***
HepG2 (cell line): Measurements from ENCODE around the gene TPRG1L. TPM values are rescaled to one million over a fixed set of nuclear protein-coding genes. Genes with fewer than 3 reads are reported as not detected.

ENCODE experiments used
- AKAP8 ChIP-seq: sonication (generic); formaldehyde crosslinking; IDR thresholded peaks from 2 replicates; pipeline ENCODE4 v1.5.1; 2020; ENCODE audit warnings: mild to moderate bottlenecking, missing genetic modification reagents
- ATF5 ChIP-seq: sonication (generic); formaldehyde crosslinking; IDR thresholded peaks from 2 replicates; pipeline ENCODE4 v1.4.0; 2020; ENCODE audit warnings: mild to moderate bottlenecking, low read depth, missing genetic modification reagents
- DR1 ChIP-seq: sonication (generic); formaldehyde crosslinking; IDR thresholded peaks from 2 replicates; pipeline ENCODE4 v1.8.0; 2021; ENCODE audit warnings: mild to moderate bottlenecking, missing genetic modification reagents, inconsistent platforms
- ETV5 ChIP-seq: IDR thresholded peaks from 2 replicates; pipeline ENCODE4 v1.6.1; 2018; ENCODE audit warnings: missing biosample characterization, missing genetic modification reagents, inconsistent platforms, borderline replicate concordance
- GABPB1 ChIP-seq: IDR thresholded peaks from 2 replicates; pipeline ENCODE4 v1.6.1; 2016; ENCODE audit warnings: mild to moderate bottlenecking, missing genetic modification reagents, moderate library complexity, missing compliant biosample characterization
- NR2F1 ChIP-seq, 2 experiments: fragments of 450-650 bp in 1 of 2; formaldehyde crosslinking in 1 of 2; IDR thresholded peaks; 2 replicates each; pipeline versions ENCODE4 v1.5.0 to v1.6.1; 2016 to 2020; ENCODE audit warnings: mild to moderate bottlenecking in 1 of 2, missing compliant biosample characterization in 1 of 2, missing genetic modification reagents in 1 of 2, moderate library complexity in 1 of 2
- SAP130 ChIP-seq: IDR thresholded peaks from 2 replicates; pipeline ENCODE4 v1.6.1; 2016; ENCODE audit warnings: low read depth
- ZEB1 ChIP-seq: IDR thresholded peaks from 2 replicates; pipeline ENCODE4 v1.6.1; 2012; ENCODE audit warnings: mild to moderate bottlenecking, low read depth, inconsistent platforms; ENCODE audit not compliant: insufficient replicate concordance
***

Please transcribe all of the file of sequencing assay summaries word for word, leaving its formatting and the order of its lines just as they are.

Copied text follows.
HepG2 (cell line): Measurements from ENCODE around the gene TPRG1L. TPM values are rescaled to one million over a fixed set of nuclear protein-coding genes. Genes with fewer than 3 reads are reported as not detected.

ENCODE experiments used
- AKAP8 ChIP-seq: sonication (generic); formaldehyde crosslinking; IDR thresholded peaks from 2 replicates; pipeline ENCODE4 v1.5.1; 2020; ENCODE audit warnings: mild to moderate bottlenecking, missing genetic modification reagents
- ATF5 ChIP-seq: sonication (generic); formaldehyde crosslinking; IDR thresholded peaks from 2 replicates; pipeline ENCODE4 v1.4.0; 2020; ENCODE audit warnings: mild to moderate bottlenecking, low read depth, missing genetic modification reagents
- DR1 ChIP-seq: sonication (generic); formaldehyde crosslinking; IDR thresholded peaks from 2 replicates; pipeline ENCODE4 v1.8.0; 2021; ENCODE audit warnings: mild to moderate bottlenecking, missing genetic modification reagents, inconsistent platforms
- ETV5 ChIP-seq: IDR thresholded peaks from 2 replicates; pipeline ENCODE4 v1.6.1; 2018; ENCODE audit warnings: missing biosample characterization, missing genetic modification reagents, inconsistent platforms, borderline replicate concordance
- GABPB1 ChIP-seq: IDR thresholded peaks from 2 replicates; pipeline ENCODE4 v1.6.1; 2016; ENCODE audit warnings: mild to moderate bottlenecking, missing genetic modification reagents, moderate library complexity, missing compliant biosample characterization
- NR2F1 ChIP-seq, 2 experiments: fragments of 450-650 bp in 1 of 2; formaldehyde crosslinking in 1 of 2; IDR thresholded peaks; 2 replicates each; pipeline versions ENCODE4 v1.5.0 to v1.6.1; 2016 to 2020; ENCODE audit warnings: mild to moderate bottlenecking in 1 of 2, missing compliant biosample characterization in 1 of 2, missing genetic modification reagents in 1 of 2, moderate library complexity in 1 of 2
- SAP130 ChIP-seq: IDR thresholded peaks from 2 replicates; pipeline ENCODE4 v1.6.1; 2016; ENCODE audit warnings: low read depth
- ZEB1 ChIP-seq: IDR thresholded peaks from 2 replicates; pipeline ENCODE4 v1.6.1; 2012; ENCODE audit warnings: mild to moderate bottlenecking, low read depth, inconsistent platforms; ENCODE audit not compliant: insufficient replicate concordance